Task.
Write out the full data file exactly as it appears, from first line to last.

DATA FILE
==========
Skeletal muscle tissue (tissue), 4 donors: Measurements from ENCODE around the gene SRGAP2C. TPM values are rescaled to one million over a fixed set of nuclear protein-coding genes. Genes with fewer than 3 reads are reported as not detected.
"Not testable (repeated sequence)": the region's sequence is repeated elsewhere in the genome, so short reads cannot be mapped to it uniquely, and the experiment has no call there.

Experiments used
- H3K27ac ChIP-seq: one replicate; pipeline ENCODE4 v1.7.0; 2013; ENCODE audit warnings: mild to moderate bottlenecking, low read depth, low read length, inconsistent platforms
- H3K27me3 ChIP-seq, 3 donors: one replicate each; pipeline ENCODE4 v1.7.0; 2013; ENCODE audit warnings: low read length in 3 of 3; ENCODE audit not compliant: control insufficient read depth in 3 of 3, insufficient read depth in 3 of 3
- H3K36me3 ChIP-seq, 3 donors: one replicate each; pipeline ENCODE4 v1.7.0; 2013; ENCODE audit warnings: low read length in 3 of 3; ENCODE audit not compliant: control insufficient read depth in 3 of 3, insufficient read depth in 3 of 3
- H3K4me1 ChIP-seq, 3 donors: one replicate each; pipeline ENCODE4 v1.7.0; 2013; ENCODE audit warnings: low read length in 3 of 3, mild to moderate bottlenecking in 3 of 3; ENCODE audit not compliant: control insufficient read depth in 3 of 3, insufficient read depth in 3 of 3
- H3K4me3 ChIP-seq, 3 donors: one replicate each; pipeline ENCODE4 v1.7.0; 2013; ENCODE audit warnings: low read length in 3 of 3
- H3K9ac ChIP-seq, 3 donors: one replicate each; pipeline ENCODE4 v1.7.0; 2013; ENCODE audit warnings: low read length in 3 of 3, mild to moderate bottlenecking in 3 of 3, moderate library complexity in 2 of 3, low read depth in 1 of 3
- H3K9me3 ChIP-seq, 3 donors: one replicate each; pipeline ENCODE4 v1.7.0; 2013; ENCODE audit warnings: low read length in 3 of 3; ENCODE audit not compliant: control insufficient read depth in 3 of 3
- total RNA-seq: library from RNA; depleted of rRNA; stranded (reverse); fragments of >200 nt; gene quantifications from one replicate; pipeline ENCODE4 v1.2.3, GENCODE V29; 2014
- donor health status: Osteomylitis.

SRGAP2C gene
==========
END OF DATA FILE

Skeletal muscle tissue (tissue), 4 donors: Measurements from ENCODE around the gene SRGAP2C. TPM values are rescaled to one million over a fixed set of nuclear protein-coding genes. Genes with fewer than 3 reads are reported as not detected.
"Not testable (repeated sequence)": the region's sequence is repeated elsewhere in the genome, so short reads cannot be mapped to it uniquely, and the experiment has no call there.

Experiments used
- H3K27ac ChIP-seq: one replicate; pipeline ENCODE4 v1.7.0; 2013; ENCODE audit warnings: mild to moderate bottlenecking, low read depth, low read length, inconsistent platforms
- H3K27me3 ChIP-seq, 3 donors: one replicate each; pipeline ENCODE4 v1.7.0; 2013; ENCODE audit warnings: low read length in 3 of 3; ENCODE audit not compliant: control insufficient read depth in 3 of 3, insufficient read depth in 3 of 3
- H3K36me3 ChIP-seq, 3 donors: one replicate each; pipeline ENCODE4 v1.7.0; 2013; ENCODE audit warnings: low read length in 3 of 3; ENCODE audit not compliant: control insufficient read depth in 3 of 3, insufficient read depth in 3 of 3
- H3K4me1 ChIP-seq, 3 donors: one replicate each; pipeline ENCODE4 v1.7.0; 2013; ENCODE audit warnings: low read length in 3 of 3, mild to moderate bottlenecking in 3 of 3; ENCODE audit not compliant: control insufficient read depth in 3 of 3, insufficient read depth in 3 of 3
- H3K4me3 ChIP-seq, 3 donors: one replicate each; pipeline ENCODE4 v1.7.0; 2013; ENCODE audit warnings: low read length in 3 of 3
- H3K9ac ChIP-seq, 3 donors: one replicate each; pipeline ENCODE4 v1.7.0; 2013; ENCODE audit warnings: low read length in 3 of 3, mild to moderate bottlenecking in 3 of 3, moderate library complexity in 2 of 3, low read depth in 1 of 3
- H3K9me3 ChIP-seq, 3 donors: one replicate each; pipeline ENCODE4 v1.7.0; 2013; ENCODE audit warnings: low read length in 3 of 3; ENCODE audit not compliant: control insufficient read depth in 3 of 3
- total RNA-seq: library from RNA; depleted of rRNA; stranded (reverse); fragments of >200 nt; gene quantifications from one replicate; pipeline ENCODE4 v1.2.3, GENCODE V29; 2014
- donor health status: Osteomylitis.

SRGAP2C gene